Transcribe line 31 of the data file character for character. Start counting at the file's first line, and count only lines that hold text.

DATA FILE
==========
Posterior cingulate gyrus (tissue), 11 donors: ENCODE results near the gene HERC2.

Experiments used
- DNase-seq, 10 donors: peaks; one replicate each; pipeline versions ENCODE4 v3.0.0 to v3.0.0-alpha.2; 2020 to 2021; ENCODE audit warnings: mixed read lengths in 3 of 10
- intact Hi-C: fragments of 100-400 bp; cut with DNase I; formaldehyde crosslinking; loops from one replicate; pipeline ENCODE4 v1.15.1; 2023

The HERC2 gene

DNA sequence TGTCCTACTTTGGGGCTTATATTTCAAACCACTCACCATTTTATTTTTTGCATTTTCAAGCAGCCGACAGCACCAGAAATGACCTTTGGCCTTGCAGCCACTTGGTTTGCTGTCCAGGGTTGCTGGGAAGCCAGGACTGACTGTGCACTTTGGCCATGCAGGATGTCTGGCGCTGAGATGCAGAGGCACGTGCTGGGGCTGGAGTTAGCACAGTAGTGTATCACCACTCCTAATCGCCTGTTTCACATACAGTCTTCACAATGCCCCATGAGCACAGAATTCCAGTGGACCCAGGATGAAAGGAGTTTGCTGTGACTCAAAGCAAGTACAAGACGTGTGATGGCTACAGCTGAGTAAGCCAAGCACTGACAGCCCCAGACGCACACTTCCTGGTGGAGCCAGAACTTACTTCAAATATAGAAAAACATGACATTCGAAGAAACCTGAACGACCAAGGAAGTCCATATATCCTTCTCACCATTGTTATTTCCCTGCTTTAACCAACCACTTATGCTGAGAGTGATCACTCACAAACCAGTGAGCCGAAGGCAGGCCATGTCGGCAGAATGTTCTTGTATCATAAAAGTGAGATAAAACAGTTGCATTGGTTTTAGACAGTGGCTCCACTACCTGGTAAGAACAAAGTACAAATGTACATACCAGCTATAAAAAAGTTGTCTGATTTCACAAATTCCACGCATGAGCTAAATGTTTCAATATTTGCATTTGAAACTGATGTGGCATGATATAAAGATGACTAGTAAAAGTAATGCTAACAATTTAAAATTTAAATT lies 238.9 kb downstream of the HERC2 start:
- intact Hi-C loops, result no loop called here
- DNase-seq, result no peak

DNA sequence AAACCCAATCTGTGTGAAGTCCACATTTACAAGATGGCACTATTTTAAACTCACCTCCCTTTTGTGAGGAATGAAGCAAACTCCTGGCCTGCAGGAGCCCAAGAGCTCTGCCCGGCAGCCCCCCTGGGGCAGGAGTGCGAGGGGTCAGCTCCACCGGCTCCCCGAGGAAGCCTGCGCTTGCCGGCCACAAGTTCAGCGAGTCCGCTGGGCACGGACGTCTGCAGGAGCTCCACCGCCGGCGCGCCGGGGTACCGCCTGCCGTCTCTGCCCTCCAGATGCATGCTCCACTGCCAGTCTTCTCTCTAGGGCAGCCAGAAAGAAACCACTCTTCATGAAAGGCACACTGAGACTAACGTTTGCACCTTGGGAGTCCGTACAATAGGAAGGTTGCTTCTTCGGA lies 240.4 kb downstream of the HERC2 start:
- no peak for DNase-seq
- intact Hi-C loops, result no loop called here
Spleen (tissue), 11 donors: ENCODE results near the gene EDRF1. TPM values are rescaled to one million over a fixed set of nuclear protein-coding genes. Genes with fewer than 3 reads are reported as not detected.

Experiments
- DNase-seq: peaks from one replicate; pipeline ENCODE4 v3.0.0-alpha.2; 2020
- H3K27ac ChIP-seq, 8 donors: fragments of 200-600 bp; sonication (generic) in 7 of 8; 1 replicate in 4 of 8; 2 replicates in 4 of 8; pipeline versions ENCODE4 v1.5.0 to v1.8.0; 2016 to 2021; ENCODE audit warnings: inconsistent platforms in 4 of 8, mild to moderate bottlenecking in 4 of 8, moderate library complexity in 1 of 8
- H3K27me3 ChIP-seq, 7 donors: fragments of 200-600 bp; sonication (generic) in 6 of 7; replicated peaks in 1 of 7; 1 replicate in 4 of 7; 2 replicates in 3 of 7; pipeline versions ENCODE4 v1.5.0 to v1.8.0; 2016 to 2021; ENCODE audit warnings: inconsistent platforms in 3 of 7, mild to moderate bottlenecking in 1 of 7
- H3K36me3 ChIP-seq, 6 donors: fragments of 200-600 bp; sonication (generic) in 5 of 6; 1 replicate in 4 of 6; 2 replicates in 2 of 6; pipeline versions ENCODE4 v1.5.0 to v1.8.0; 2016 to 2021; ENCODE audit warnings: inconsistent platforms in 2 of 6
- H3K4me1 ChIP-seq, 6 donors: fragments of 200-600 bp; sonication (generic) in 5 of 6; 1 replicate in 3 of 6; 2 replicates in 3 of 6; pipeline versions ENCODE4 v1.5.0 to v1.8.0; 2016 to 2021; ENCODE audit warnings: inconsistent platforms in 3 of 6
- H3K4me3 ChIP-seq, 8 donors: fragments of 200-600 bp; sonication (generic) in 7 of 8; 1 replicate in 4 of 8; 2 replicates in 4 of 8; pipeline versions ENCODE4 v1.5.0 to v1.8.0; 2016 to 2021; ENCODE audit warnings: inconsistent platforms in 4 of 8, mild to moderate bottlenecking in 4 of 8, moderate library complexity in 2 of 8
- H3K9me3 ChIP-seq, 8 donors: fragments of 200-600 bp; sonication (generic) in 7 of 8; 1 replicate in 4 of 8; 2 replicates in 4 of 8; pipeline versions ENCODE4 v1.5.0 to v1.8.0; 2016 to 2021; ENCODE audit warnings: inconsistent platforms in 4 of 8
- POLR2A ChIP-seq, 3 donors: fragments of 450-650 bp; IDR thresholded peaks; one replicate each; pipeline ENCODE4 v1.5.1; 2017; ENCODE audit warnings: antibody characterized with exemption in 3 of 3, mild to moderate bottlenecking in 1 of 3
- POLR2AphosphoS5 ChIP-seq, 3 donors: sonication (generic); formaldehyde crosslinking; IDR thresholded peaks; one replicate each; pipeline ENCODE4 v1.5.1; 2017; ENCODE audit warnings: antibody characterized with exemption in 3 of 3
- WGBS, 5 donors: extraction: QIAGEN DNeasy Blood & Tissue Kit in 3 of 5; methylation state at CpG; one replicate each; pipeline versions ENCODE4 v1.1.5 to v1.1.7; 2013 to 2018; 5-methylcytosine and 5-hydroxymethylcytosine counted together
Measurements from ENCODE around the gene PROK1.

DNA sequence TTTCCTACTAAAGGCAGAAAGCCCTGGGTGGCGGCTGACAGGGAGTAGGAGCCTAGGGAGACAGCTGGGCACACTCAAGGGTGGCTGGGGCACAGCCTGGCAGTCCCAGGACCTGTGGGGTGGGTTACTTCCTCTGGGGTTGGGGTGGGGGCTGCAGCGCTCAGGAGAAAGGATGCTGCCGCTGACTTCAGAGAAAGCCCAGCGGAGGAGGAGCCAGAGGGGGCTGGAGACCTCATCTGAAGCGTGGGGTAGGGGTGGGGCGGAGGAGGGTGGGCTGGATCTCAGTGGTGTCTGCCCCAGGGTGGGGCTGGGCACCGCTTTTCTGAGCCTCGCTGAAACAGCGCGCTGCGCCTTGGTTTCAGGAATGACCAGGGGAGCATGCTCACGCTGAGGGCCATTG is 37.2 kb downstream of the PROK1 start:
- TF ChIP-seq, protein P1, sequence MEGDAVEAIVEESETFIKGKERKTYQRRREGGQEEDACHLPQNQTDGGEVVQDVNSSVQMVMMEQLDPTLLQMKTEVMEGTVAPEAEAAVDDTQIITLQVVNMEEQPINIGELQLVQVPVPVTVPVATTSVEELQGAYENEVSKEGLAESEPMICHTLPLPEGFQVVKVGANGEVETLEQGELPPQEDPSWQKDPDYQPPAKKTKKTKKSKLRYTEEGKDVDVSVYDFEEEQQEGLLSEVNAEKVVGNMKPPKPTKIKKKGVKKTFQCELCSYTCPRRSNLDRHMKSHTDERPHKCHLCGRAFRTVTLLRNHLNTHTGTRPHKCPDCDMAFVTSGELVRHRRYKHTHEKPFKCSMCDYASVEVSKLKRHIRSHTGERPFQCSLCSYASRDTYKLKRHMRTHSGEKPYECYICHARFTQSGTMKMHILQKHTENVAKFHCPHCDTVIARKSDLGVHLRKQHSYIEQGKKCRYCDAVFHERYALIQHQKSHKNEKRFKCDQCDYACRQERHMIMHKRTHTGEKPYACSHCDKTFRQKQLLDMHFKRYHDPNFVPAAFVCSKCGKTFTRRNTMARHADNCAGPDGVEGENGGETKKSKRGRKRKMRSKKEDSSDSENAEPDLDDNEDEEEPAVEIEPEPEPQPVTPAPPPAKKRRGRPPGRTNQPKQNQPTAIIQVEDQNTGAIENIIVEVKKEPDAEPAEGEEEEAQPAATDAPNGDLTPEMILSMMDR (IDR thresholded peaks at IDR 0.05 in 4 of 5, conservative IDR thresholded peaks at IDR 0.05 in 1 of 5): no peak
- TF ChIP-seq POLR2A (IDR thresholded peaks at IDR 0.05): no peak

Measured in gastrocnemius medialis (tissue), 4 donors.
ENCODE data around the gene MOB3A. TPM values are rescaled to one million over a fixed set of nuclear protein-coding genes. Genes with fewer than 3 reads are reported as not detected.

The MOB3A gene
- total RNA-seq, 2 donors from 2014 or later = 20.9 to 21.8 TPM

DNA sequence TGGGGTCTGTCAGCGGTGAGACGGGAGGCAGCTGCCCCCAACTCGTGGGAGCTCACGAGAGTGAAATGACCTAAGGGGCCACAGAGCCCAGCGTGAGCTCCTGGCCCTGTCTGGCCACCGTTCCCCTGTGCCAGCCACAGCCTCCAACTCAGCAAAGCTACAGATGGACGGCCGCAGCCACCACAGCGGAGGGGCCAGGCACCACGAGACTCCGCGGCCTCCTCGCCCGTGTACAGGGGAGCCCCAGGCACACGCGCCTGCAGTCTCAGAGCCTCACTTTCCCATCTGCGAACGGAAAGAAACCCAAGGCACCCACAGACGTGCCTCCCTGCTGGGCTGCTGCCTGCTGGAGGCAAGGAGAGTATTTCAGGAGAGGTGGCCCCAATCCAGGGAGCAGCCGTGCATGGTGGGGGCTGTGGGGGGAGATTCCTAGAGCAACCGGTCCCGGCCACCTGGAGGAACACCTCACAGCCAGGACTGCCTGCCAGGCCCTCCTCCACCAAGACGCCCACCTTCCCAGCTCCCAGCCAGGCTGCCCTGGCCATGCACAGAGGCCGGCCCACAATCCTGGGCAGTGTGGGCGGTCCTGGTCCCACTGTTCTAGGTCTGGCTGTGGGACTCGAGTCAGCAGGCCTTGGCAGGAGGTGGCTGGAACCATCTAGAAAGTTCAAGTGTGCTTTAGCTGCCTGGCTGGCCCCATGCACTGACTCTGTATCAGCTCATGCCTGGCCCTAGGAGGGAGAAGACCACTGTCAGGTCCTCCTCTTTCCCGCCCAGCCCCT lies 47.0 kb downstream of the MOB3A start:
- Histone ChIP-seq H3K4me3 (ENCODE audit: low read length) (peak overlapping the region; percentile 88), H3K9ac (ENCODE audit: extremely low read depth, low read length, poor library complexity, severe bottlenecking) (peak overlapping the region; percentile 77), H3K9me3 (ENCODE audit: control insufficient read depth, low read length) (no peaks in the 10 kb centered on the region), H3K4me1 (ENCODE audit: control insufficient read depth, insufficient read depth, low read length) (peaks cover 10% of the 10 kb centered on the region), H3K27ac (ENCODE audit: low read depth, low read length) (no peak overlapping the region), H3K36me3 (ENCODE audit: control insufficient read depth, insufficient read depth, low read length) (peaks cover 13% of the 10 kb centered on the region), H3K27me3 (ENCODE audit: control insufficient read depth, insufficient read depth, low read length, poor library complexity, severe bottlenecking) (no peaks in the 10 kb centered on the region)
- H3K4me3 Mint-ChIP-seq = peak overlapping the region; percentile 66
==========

- total RNA-seq, 2 donors from 2014 or later = 20.9 to 21.8 TPM